About the resignation of the Journal of Informetrics Editorial Board

“After several months of earnest attempts on our part, Elsevier was told on January 10 that the Editorial Board of our Journal of Informetrics (JOI) had decided to resign. Subsequently the board announced they will start a new journalQuantitative Science Studies (QSS). QSS is being launched with financial support from the MIT Libraries and the German National Library of Science and Technology (TIB). More information on the board’s decision can be found in an announcement from the current Editor-in-Chief here. We wish the board well with their new venture.

Elsevier launched JOI in 2007 in collaboration with this scientific community, and it has since been consistently valued. After many years of strong collaboration, last year the board raised concerns with some of the journal’s policies. We responded to each of these concerns, explaining our position and making concrete proposals to attempt to bridge our differences and move forward together. These were outlined in a Letter to the Board in October 2018, the key points of which are included below….”

In the remainder of its statement, Elsevier responds to three points made by the resigning editors: (1) open citations, (2) open access, and (3) ownership. 

Open-access row prompts editorial board of Elsevier journal to resign

“The editorial board of an influential scientometrics journal — the Journal of Informetrics — has resigned in protest over the open-access policies of its publisher, Elsevier, and launched a competing publication.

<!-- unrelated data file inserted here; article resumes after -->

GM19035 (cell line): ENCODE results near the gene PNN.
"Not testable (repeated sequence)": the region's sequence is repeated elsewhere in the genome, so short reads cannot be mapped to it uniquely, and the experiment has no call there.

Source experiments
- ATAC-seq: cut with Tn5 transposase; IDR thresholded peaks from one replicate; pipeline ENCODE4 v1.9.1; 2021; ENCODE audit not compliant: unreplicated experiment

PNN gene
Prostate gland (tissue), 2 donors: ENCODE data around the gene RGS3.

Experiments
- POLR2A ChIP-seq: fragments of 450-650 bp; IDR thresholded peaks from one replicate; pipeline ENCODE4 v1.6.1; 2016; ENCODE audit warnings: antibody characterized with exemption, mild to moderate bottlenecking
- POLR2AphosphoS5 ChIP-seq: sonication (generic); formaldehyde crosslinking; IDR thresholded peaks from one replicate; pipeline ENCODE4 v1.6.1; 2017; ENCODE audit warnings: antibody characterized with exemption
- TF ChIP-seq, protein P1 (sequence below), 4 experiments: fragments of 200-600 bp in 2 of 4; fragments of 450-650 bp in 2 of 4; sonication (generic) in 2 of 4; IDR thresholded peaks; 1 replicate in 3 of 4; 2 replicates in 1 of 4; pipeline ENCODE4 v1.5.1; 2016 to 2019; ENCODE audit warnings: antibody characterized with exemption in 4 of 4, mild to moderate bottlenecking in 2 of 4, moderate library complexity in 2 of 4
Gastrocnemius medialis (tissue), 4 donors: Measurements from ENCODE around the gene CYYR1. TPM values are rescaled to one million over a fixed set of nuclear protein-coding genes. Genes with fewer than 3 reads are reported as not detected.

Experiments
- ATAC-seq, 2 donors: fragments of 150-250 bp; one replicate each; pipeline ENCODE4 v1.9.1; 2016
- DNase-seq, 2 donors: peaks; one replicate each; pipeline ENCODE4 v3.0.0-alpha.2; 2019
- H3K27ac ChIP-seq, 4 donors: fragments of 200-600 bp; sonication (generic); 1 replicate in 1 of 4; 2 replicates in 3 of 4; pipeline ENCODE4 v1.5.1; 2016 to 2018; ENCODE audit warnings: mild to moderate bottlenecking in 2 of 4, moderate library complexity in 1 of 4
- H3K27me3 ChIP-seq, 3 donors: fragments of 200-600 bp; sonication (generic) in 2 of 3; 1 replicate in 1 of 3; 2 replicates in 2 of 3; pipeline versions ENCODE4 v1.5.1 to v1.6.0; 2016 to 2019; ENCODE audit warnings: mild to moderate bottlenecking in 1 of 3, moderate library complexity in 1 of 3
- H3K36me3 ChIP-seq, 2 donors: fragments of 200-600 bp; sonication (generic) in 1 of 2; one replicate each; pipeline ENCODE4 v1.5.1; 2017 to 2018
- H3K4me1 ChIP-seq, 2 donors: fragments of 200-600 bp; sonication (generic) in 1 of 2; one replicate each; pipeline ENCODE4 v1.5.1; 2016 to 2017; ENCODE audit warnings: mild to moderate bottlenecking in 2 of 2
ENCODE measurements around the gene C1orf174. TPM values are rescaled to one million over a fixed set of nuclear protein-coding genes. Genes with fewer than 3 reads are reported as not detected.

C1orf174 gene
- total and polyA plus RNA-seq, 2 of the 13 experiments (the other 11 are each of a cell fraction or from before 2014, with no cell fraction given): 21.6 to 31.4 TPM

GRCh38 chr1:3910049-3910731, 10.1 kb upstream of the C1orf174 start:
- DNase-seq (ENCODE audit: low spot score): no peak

The board told Nature that given the journal’s subject matter — the assessment and dissemination of science — it felt it needed to be at the forefront of open publishing practices, which it says includes making bibliographic references freely available for analysis and reuse, and being open access and owned by the community….”

Majority of journal’s editorial board resigns after publisher’s handling of letter about move to open access – Retraction Watch

“A leading journal in ecology and evolution is going through an evolution of its own, following the resignation of its editor in chief and more than half of its editorial board.

The mass exodus at Diversity & Distributionscame after Wiley, which publishes the journal, allegedly blocked it from running a letter protesting the company’s decision to make D & D open access (the company disputes the claim, as we’ll detail in a bit). A letter about the issue, signed by scores of researchers worldwide, decried Wiley’s move….”

Academic-led OA Journal Publishing

“Scholars and academic institutions are committed to making research more affordable and accessible – they should be the ones controlling journals, not corporate publishers. Academic-led publishing is about learned societies, universities, and groups of scholars taking back control of research by using software and services to publish modern journals on their own….”

New Resource to Help Promote Academic-led Journal Publishing

“Have you heard the term “academic-led journal publishing” and are you wondering what it means? Or are you familiar with the growing movement of learned societies, libraries, and groups of scholars introducing alternatives to the corporate journal publishing model, and wondering how to get involved?